Lung Genomics Research Consortium
NHLBI Awards $11 Million to Create a Molecular Roadmap for Chronic Lung Diseases
National Jewish Health, University of Colorado Denver, University of Pittsburgh,
Dana-Farber Cancer Institute and Boston University in joint project
David Schwartz, MD, Director of The Center for Genes, Environment, and Health
National Jewish Health and four other research centers have beenawarded an $11 million, two-year grant from the National Heart Lung andBlood Institute as part of the NIH Recovery Act that will allow a teamof national scientists to delve deeply into the biology of two fatallung diseases for which there are few therapeutic options. Themulti-center Lung Genomics Research Consortium will use advancedgenetic and molecular tools to characterize and better understand chronic obstructive pulmonary disease and pulmonary fibrosis, then share its discoveries with researchers around the world in a web-accessible data warehouse.
"Our aim is create a genetic and molecular treasure trove for theresearch community to redefine these lung diseases precisely andunequivocally," said David Schwartz,MD, one of the lead researchers on the project and Director of TheCenter for Genes, Environment, and Health at National Jewish Health."The genetic, epigenetic, transcriptional, and phenotypic data wegenerate will provide an unprecedented window into the origins, dynamicbiological features and unique presentations of these diseases. It willallow researchers to make fundamental discoveries that help identifyindividuals at risk for these diseases, diagnose them earlier, anddevelop more effective, personalized treatments."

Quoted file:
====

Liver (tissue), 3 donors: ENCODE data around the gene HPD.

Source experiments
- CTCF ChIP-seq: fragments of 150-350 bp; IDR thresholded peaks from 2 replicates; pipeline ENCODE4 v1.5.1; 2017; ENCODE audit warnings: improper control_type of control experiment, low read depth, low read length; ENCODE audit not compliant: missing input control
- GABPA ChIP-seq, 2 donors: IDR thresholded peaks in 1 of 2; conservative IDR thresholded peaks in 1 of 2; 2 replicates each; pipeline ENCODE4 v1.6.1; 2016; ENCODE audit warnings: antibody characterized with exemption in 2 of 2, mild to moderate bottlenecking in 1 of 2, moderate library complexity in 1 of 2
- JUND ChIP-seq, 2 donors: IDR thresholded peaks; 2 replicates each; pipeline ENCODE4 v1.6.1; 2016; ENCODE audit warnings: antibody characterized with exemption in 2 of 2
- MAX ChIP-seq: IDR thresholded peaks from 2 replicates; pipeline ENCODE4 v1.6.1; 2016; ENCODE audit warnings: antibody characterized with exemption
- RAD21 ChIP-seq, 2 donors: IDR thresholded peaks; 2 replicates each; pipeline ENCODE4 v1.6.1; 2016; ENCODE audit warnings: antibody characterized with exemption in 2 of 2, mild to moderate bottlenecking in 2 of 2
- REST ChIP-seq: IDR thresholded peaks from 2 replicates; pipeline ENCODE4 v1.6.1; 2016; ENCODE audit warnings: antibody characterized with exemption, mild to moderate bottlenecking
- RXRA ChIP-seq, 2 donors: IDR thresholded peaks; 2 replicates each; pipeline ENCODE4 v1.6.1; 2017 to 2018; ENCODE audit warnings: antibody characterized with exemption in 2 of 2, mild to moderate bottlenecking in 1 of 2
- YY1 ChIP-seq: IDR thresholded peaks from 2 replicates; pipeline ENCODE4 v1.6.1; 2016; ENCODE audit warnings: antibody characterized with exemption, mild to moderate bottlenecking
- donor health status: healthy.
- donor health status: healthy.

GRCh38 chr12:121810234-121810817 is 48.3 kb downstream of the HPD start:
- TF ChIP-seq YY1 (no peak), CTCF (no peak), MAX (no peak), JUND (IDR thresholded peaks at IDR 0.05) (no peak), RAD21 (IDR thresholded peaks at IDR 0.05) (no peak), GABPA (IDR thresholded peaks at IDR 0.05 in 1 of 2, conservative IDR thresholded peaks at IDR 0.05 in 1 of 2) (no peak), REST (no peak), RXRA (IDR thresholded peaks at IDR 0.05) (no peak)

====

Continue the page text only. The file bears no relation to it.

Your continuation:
Chronic obstructive pulmonary disease (COPD) is the fourth leadingcause of death in the United States. The incidence of pulmonaryfibrosis has doubled over the past decade, and now kills about 40,000Americans each year. There are few effective treatments for eitherdisease, and both diseases are fatal.
Researchers will study tissue samples from the NHLBI Lung TissueResearch Consortium biorepository then combine the data they generatewith pathobiological, clinical and radiological data already gatheredfor these samples. The biorepository now contains almost 1,300 wellcharacterized tissue samples and collects about 250 additional samplesper year from patients with COPD, pulmonary fibrosis and other chroniclung diseases.
This project will be led by a team of principal investigators,including David Schwartz, MD, at National Jewish Health, Mark Geraci,MD, at the University of Colorado Denver's School of Medicine; NaftaliKaminski, MD, and Frank Sciurba, MD, at the University of PittsburghSchool of Medicine; John Quackenbush, PhD, at the Dana-Farber CancerInstitute; and Avrum Spira, MD, at Boston University School ofMedicine.